I picked up a random black journal and read an entry dated 1993. It was a detailed account of the night my husband and I first hooked up. We had been friends and writing partners for two and a half months until that night. I read the account of that evening, spellbound by this re-acquaintance with my history. We’d gone out with a group to celebrate my writing partner’s birthday.
He’d had more than a few Patron silver margaritas, and somehow it was understood that he’d come back to my place, since he was in no shape to drive. As I read, the details flooded back. My studio apartment had been very small. We had passed out on the bed. Nothing more went down that night.
But in the morning, I remembered as I read, I woke to the sound of the television. He had turned on a football game. As I drifted in and out of sleep, the announcer used the word “penetration” about half a dozen times. He and I drifted closer together. He caressed my arm. The diary entry detailed what happened next. The things we said and did to each other. How the whole morning unfolded.
I closed the journal and sat on the floor in my soon-to-be-former house. I felt like I’d taken a perilous trip down memory lane. In finding this journal, I had slipped through a wormhole of my current despair and tumbled, head over heels, into my former carefree youth.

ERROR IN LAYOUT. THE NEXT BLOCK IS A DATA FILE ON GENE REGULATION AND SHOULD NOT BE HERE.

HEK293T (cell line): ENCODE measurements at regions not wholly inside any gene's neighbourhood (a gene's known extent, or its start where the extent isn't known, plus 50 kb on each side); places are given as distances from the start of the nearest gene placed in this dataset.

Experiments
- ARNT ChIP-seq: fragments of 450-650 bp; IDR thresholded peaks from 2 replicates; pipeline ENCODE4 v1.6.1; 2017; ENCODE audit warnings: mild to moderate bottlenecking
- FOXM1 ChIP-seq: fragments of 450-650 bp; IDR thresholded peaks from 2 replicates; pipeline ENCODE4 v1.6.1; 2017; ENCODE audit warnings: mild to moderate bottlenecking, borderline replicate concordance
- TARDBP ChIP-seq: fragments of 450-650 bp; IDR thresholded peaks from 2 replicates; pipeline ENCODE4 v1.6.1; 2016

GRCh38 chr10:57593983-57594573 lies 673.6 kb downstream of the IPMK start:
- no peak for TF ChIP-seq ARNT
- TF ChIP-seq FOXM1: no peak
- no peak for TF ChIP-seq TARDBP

Lying awake in bed later that night, I wondered: was finding the diary a curse or a gift?
I had been so angry, so hurt by the end of our marriage, the affair, the whole thing. I’d focused only on the bad parts of history—what hadn’t been working for years, why we were wrong for each other, why I should be glad to be free. But the feelings in my diary were so hopeful and romantic. I had been in love with this man, and for real reasons. Though we eventually grew apart, there had been a time—and a pretty long one—during which we were right for each other.
Seeing my own handwriting spelling it out helped me appreciate what we had.
I wasn’t going to be able to move on and get over this divorce if all I did was trash my ex and listen to Ben Fold’s “Song for the Dumped.”
Part of my journey, I realized, was regaining appreciation for the good years. Yes, also acknowledging the hard ones, but accepting all of it. Only then would I be able to let go and move on.
When I finally settled into my new, far smaller apartment, I discovered that Hollie and my other divorced friends were right. There was forward motion in my life—moving away from the past, moving West—even farther West—closer to the beach! Yes, the house had held family history; we’d laid down roots there. But when I got the keys to my own apartment, I felt I held my independence right there in my hand. Just as the old house had contained the old me, the new apartment would allow space for the new me to grow.